Negotiators for the Calvert County teachers and support staff unions lashed out at the Board of Education in a letter Friday, asserting that the board had "fraudulently misrepresented" contract talks.
The letter to state schools Superintendent Nancy S. Grasmick came in response to Grasmick's declaration that negotiations with the support staff union were at an impasse, a situation that calls for outside arbitrators to help relieve the gridlock.
The support staff union "does not recognize your declaration of impasse because significant material facts have not been disclosed to you" by the school board, the letter said.
At issue was a previous letter to Grasmick from Calvert Superintendent J. Kenneth Horsmon, in which he said that there had been a "significant rebate" from the system's insurance carrier and "that additional money could be used to fund our contracts."
During a negotiating meeting Wednesday, union officials believed the school board would offer a new salary proposal based on the additional funds that Horsmon alluded to in the letter, said Joseph Sella, the unions' chief negotiator. But after a disagreement over another aspect of the contract, the board "just got up and walked out," Sella said.
"No salary proposal was ever presented," wrote Sandy Brady, president of the Calvert Association of Educational Support Staff. "Why would the superintendent misrepresent the truth that they intended to present new salary proposals?"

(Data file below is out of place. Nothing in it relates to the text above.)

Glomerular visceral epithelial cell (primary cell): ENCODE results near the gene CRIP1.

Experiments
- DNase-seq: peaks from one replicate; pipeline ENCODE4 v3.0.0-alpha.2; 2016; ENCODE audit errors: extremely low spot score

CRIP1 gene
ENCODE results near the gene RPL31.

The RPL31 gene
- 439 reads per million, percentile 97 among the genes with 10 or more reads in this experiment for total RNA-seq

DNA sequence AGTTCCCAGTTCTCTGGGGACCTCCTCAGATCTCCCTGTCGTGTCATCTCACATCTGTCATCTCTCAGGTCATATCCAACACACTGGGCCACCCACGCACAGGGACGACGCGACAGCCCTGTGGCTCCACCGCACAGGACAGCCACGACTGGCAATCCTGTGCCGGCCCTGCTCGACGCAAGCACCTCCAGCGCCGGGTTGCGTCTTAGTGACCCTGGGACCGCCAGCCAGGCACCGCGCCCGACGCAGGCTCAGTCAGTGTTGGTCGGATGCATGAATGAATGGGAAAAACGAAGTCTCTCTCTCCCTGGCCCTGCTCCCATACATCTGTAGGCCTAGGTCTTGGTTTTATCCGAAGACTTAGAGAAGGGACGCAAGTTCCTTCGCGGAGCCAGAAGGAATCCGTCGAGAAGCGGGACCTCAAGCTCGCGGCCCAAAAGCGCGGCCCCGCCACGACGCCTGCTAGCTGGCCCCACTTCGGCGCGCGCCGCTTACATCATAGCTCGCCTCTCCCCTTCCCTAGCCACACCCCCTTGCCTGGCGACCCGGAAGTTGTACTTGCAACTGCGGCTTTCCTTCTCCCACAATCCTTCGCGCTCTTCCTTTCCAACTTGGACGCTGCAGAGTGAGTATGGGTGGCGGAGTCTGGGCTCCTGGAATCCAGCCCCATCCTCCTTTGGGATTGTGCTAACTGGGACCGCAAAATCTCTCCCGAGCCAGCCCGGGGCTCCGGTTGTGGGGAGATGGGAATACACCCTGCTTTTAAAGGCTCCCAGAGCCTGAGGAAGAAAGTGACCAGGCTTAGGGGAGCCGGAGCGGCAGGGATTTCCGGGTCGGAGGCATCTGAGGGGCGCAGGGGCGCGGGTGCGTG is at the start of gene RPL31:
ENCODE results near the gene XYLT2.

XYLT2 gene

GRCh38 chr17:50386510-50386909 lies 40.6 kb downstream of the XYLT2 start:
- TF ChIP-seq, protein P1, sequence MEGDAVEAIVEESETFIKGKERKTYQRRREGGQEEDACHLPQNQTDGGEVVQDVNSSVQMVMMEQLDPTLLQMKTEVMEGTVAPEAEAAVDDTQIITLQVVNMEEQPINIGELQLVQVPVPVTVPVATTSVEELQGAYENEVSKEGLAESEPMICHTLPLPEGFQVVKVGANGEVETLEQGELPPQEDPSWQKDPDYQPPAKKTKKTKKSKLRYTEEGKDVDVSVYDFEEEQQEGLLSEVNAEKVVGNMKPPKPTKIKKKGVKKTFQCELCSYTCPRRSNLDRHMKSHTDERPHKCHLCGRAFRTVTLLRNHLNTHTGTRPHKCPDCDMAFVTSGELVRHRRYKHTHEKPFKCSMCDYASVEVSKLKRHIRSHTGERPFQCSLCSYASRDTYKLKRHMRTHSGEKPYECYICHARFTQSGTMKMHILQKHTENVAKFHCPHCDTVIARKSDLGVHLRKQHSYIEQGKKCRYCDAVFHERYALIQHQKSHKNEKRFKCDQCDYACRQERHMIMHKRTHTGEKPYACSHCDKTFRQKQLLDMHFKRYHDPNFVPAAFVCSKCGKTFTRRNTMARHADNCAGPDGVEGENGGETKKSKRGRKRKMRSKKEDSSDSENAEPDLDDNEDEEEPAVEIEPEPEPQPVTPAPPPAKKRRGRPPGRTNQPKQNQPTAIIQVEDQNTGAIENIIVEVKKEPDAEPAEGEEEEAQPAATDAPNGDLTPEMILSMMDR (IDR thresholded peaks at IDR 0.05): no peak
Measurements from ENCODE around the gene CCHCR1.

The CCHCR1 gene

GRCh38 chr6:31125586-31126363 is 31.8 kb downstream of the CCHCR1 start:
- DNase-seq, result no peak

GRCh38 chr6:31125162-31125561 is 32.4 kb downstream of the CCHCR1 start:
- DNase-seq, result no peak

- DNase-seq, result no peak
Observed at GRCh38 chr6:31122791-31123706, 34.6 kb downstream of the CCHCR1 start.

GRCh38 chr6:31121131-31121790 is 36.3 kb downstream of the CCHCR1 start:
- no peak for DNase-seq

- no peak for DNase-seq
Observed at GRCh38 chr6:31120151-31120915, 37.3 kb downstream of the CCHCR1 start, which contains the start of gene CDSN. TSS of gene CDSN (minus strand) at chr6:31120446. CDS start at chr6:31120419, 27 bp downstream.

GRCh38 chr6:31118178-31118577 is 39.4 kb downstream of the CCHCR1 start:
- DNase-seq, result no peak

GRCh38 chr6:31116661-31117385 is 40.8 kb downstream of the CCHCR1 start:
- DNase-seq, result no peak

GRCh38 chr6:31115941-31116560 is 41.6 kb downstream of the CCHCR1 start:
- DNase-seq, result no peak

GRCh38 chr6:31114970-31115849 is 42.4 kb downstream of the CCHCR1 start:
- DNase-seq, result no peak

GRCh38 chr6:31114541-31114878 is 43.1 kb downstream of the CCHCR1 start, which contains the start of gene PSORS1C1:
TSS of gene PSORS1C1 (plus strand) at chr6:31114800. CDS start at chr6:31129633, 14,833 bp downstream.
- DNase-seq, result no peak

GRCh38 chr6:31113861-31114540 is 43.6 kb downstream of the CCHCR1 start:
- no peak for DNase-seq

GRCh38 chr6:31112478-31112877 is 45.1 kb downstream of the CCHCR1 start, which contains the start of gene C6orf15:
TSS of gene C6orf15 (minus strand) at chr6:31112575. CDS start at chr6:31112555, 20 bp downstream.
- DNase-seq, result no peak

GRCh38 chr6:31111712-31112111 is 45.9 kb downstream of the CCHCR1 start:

Union officials said that because of the perceived misrepresentation, the impasse should not have been declared. "They have sold you a bogus bill of goods," Brady wrote to Grasmick.
Horsmon expressed frustration over the latest letter, one of several statements critical of the school system during the contentious contract talks. The union representing teachers also has been at an impasse since July, a stalemate that has not occurred in Calvert since the late 1970s.
"I've got to stop dignifying all this stuff. I have no response," Horsmon said Friday.
He added that the school board had planned to offer a new salary proposal during Wednesday's meeting but that the board's negotiators never got to it because of disagreements over an issue about employee representation during disputes.
The school board has proposed a three-year salary package for teachers that would grant a 1 percent increase for the first year; then for each of the next two years they would receive a 1 percent increase and an additional raise based on the Consumer Price Index, which could range from 3 percent to 4 percent.